Upon their hiring, employees may be required to sign an employment contract that describes the terms of their employment and requires them to follow company policies. The WTA prohibits any contract or agreement that restricts an employee from reporting unlawful conduct or employment practices or testifying about alleged criminal conduct. In addition, the WTA limits the use of non-disclosure or arbitration clauses that would potentially require an employee to waive or mediate a current or future claim regarding an unlawful employment practice.

The WTA allows for confidentiality provisions in employment agreements with prospective and current employees if they comply with specific requirements. Provisions that would be considered against public policy may be included if the employer and the current or potential employee both agree to these terms in writing, and the agreement reflects “actual, knowing, and bargained-for consideration” from both parties. The agreement must also state that the employee has the right to:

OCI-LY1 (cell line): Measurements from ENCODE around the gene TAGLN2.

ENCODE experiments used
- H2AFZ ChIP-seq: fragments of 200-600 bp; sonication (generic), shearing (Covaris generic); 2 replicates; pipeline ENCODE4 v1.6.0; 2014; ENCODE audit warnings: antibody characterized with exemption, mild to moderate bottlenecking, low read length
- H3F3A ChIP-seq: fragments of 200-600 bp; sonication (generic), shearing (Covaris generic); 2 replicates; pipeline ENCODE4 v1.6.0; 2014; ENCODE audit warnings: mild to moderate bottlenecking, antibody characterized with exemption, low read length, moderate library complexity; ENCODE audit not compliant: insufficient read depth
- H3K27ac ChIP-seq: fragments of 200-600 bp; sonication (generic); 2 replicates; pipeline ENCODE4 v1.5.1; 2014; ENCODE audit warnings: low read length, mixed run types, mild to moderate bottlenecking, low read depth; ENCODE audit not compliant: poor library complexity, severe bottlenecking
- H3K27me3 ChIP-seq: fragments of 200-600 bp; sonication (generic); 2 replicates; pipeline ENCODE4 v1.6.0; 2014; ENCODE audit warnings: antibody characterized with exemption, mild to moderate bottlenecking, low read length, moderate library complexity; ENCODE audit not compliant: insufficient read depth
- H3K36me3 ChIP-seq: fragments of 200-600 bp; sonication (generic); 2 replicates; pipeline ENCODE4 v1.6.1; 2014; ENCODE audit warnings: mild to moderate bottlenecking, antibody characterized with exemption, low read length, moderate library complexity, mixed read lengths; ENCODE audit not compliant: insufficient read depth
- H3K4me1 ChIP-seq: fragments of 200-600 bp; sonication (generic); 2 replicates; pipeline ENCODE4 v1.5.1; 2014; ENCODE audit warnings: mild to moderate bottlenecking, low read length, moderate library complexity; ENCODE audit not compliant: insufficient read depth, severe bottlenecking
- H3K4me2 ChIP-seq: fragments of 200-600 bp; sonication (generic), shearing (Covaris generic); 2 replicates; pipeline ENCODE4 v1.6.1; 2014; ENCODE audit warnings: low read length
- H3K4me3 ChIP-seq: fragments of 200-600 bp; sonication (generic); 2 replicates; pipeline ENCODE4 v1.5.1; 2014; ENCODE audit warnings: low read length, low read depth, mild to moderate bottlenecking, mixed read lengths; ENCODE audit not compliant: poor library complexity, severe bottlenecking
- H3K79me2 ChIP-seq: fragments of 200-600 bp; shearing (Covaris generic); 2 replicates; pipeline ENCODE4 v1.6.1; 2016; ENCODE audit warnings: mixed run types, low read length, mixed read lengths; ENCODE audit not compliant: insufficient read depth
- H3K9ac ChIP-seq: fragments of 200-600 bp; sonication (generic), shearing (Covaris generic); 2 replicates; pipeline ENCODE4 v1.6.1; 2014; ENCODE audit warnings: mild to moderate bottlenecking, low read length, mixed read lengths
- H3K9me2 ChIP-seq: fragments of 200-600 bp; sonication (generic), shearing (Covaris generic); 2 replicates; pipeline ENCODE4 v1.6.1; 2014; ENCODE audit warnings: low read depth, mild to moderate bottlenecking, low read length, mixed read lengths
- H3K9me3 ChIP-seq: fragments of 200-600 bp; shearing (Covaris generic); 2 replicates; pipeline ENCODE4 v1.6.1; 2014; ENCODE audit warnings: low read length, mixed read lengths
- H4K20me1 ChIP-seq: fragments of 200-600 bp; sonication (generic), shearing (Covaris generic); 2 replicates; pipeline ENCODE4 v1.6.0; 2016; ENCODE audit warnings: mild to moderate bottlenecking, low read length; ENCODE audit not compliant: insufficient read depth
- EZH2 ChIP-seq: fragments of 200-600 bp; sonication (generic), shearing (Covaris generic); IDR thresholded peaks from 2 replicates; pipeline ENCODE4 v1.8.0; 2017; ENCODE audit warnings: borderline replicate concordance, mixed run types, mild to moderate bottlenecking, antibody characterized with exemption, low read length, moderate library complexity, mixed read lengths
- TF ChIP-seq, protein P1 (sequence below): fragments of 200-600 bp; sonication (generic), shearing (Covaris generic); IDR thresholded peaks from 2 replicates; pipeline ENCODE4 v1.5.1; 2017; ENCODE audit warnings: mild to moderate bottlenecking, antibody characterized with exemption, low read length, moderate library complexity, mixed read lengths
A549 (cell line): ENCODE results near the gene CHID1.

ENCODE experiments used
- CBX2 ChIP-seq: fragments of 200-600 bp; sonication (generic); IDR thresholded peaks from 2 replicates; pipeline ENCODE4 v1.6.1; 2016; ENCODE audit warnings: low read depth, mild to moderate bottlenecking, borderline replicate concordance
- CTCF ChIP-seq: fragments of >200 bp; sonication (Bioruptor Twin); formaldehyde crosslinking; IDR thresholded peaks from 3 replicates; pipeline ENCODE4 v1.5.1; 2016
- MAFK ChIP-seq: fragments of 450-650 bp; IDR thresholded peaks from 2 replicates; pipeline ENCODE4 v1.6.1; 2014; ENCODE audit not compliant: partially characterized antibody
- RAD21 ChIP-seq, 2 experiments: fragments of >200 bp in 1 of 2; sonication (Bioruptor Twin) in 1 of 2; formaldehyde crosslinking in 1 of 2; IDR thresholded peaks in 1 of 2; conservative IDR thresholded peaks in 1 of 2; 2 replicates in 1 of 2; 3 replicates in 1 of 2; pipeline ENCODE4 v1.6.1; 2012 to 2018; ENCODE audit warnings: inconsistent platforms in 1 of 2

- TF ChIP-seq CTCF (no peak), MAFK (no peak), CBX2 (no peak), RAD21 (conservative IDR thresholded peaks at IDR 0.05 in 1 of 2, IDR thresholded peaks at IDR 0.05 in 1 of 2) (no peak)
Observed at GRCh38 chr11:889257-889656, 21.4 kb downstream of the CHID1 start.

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Schaumburg employment law attorney for independent contractorsDepending on the industry or field of work, companies may hire employees or independent contractors (often called freelancers) or even a combination of both. Although either type of worker may perform similar job duties, it is important to understand the distinction between them as an employer. The federal Fair Labor Standards Act (FLSA) considers several factors to determine whether a worker is designated as an employee or an independent contractor. Some of the main differences between these types of workers include how they are paid, taxes, and insurance benefits. Every business is unique, and what works for one company may not work for another. If you are an Illinois business owner, it is imperative that you understand the laws and how they relate to your employees. In some situations, utilizing independent contractors may benefit your business in the long run.